369 Works

Data from: Assessment of coyote-wolf-dog admixture using ancestry-informative diagnostic SNPs

Javier Monzón, Roland Kays & Daniel E. Dykhuizen
The evolutionary importance of hybridization as a source of new adaptive genetic variation is rapidly gaining recognition. Hybridization between coyotes and wolves may have introduced adaptive alleles into the coyote gene pool that facilitated an expansion in their geographic range and dietary niche. Furthermore, hybridization between coyotes and domestic dogs may facilitate adaptation to human-dominated environments. We genotyped 63 ancestry-informative single nucleotide polymorphisms in 427 canids in order to examine the prevalence, spatial distribution, and...

Supplementary information for: Using networks to identify structure in phylogenetic tree sets

Jeremy Brown, Melissa Marchand, Wen Huang, Guifang Zhou, Genevieve Mount, Jeremy Ash, Kyle Gallivan & James Wilgenbusch
Modern phylogenomic studies produce large sets of trees that can represent variation in inferred phylogenies across genes, uncertainty in estimated phylogenies for a given gene, or both. Standard practice is to condense this variation down to a small set of point estimates or consensus trees in order to facilitate display and interpretation. However, doing so results in the loss of enormous amounts of information about the structure of the underlying tree set. Here, we propose...

Detecting flying insects using car nets and DNA metabarcoding

Cecilie Svenningsen, Tobias Guldberg Frøslev, Jesper Bladt, Lene Bruhn Pedersen, Jonas Colling Larsen, Rasmus Ejrnæs, Camilla Fløjgaard, Anders Hansen, Jacob Heilmann-Clausen, Robert Dunn & Anders Tøttrup
Monitoring insects across space and time is challenging, due to their vast taxonomic and functional diversity. This study demonstrates how nets mounted on rooftops of cars (car nets) and DNA metabarcoding can be applied to sample flying insect richness and diversity across large spatial scales within a limited time period. During June 2018, 365 car net samples were collected by 151 volunteers during two daily time intervals on 218 routes in Denmark. Insect bulk samples...

Combining epidemiological and ecological methods to quantify social effects on E. coli transmission

Trevor Farthing, Daniel Dawson, Michael Sanderson, Hannah Seger & Cristina Lanzas
Enteric microparasites like Escherichia coli utilize multiple transmission pathways to propagate within and between host populations. Characterizing the relative transmission risk attributable to host social relationships, and direct physical contact between individuals is paramount for understanding how microparasites like E. coli spread within affected communities and estimating colonization rates. To measure these effects, we carried out commensal E. coli transmission experiments in two cattle (Bos taurus) herds, wherein all individuals were equipped with real-time location...

Gestational Cd exposure in the CD-1 mouse induces sex-specific hepatic insulin insensitivity, obesity and metabolic syndrome in adult female offspring

Thomas Jackson, Garret Ryherd, Chris Scheibly, Aubrey Sasser, T. C. Guillette & Scott Belcher
There is compelling evidence that developmental exposure to some toxic metals increases risk for obesity and obesity-related morbidity including cardiovascular disease and type 2 diabetes in adults. To explore the hypothesis that developmental Cd exposure increased risk of obesity later in life, male and female CD-1 mice were maternally exposed to 500 ppb CdCl2 in drinking water during a human gestational equivalent period (GD0 - PND10). Hallmark indicators of metabolic disruption, hepatic steatosis, and metabolic...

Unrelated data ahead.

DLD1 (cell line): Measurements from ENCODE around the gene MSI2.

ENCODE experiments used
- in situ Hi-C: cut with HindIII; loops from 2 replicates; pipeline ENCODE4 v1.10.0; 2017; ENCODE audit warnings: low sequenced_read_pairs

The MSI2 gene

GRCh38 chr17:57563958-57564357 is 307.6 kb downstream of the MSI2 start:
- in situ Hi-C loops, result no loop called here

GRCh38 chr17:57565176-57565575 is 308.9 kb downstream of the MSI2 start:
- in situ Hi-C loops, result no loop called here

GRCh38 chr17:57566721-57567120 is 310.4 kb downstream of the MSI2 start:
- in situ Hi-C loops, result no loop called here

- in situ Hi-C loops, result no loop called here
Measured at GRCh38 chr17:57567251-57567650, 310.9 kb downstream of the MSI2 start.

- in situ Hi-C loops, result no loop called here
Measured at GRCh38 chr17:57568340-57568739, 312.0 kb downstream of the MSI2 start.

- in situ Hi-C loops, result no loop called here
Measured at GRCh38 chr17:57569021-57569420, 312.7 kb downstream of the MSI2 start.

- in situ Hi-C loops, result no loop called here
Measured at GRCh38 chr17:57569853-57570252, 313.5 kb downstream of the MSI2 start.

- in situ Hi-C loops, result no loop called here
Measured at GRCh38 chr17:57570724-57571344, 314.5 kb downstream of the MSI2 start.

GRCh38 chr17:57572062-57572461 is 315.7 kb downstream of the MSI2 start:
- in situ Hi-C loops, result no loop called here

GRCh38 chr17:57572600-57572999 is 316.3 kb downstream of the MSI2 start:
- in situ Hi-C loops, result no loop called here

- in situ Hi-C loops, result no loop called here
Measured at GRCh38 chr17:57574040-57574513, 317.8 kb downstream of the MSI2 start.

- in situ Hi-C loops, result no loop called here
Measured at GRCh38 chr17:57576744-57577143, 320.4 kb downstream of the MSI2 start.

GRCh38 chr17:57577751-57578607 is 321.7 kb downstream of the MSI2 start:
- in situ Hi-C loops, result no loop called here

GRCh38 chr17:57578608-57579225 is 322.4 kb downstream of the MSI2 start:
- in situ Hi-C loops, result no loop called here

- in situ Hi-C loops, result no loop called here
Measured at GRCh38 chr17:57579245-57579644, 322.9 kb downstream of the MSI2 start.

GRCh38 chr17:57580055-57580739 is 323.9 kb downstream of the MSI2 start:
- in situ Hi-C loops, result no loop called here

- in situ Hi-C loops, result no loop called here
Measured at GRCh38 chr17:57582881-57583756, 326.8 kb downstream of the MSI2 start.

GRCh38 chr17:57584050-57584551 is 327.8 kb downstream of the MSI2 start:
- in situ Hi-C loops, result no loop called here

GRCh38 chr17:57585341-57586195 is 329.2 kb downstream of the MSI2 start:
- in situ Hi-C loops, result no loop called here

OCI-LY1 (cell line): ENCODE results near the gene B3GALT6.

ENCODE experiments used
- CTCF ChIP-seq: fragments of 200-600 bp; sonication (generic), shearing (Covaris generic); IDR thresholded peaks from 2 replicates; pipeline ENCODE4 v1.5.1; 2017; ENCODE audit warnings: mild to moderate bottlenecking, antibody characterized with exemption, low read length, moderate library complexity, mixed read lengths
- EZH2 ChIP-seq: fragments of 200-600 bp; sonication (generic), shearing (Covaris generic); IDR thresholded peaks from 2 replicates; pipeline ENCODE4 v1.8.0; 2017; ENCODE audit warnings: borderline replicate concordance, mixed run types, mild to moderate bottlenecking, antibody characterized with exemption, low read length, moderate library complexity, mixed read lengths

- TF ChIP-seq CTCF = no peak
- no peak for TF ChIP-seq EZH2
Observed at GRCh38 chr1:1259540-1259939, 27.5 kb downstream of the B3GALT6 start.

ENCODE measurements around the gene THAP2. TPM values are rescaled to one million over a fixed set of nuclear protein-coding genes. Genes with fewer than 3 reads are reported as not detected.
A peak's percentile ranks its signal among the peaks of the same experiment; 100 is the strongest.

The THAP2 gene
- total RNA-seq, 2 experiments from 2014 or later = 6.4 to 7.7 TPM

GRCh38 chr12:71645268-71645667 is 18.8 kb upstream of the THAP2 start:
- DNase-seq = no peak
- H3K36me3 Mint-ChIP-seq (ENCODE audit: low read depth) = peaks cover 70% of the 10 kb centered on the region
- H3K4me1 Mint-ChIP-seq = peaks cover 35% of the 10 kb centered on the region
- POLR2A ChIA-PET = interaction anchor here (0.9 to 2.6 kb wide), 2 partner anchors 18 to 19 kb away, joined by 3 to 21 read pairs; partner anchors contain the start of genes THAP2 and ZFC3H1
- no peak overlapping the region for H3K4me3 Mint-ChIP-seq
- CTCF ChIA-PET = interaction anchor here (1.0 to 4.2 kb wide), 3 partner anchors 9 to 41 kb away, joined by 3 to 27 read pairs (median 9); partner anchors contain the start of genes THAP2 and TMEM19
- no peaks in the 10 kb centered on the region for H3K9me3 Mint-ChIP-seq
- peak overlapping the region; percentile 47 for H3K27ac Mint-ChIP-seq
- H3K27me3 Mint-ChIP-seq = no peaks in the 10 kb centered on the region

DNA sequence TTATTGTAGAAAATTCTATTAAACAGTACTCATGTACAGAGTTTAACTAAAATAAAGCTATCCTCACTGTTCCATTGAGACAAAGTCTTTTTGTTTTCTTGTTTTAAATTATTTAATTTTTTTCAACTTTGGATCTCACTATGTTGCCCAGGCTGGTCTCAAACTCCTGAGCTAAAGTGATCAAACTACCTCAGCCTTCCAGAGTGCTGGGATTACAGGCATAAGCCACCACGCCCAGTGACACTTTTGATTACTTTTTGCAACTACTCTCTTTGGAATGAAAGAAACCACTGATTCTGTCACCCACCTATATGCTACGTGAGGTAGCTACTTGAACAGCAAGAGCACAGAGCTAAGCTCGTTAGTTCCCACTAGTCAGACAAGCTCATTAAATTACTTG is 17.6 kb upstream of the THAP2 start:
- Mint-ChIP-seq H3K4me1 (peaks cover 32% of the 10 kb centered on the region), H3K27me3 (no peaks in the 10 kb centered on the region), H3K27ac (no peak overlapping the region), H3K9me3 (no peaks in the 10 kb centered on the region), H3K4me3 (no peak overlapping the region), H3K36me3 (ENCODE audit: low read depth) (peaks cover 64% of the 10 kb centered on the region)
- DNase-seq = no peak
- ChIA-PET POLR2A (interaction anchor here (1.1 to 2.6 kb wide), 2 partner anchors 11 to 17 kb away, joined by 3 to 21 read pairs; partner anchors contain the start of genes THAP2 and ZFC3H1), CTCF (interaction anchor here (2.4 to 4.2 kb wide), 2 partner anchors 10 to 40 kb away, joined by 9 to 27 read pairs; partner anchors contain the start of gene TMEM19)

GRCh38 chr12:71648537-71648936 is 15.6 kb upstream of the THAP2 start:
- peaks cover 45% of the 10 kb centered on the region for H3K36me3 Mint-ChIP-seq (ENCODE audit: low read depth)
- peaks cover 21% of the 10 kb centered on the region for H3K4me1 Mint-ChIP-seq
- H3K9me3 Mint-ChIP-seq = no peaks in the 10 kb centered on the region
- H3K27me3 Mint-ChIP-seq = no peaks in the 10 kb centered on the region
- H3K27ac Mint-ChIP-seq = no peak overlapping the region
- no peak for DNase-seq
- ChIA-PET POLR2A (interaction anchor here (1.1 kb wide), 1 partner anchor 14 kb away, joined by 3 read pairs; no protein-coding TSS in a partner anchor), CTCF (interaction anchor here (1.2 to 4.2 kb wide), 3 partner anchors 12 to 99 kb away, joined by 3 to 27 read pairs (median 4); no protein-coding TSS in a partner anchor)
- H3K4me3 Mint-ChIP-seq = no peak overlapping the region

Data from: A resurrection study reveals limited evolution of thermal performance in response to recent climate change across the geographic range of the scarlet monkeyflower

Rachel Wooliver & Seema Sheth
Evolutionary rescue can prevent populations from declining under climate change, and should be more likely at high-latitude, “leading” edges of species’ ranges due to greater temperature anomalies and gene flow from warm-adapted populations. Using a resurrection study with seeds collected before and after a seven-year period of record warming, we tested for thermal adaptation in the scarlet monkeyflower Mimulus cardinalis. We grew ancestors and descendants from northern-edge, central, and southern-edge populations across eight temperatures. Despite...

Data From: Phylogenomics reveals accelerated late Cretaceous diversification of bee flies (Diptera: Bombyliidae)

Xuankun Li, Luisa C. Teasdale, Keith M. Bayless, Allan G. Ellis, Brian M. Wiegmann, Carlos José E. Lamas, Christine L. Lambkin, Neal L. Evenhuis, James A. Nicholls, Diana Hartley, Seunggwan Shin, Michelle Trautwein, Andreas Zwick, Bryan D. Lessard & David K. Yeates
Bombyliidae is a very species-rich and widespread family of parasitoid flies with more than 250 genera classified into 17 extant subfamilies. However, little is known about their evolutionary history or how their present-day diversity was shaped. Transcriptomes of 15 species and anchored hybrid enrichment (AHE) sequence captures of 86 species, representing 94 bee fly species and 14 subfamilies, were used to reconstruct the phylogeny of Bombyliidae. We integrated data from transcriptomes across each of the...

A new pipeline for removing paralogs in target enrichment data

Wenbin Zhou, John Soghigian &
Target enrichment (such as Hyb-Seq) is a well-established high throughput sequencing method that has been increasingly used for phylogenomic studies. Unfortunately, current widely used pipelines for analysis of target enrichment data do not have a vigorous procedure to remove paralogs in target enrichment data. In this study, we develop a pipeline we call Putative Paralogs Detection (PPD) to better address putative paralogs from enrichment data. The new pipeline is an add-on to the existing HybPiper...

Data from: AgMate: an optimal mating software versus other mate pair designing methods on long-term breeding of Pinus taeda L

Khushi Goda & Fikret Isik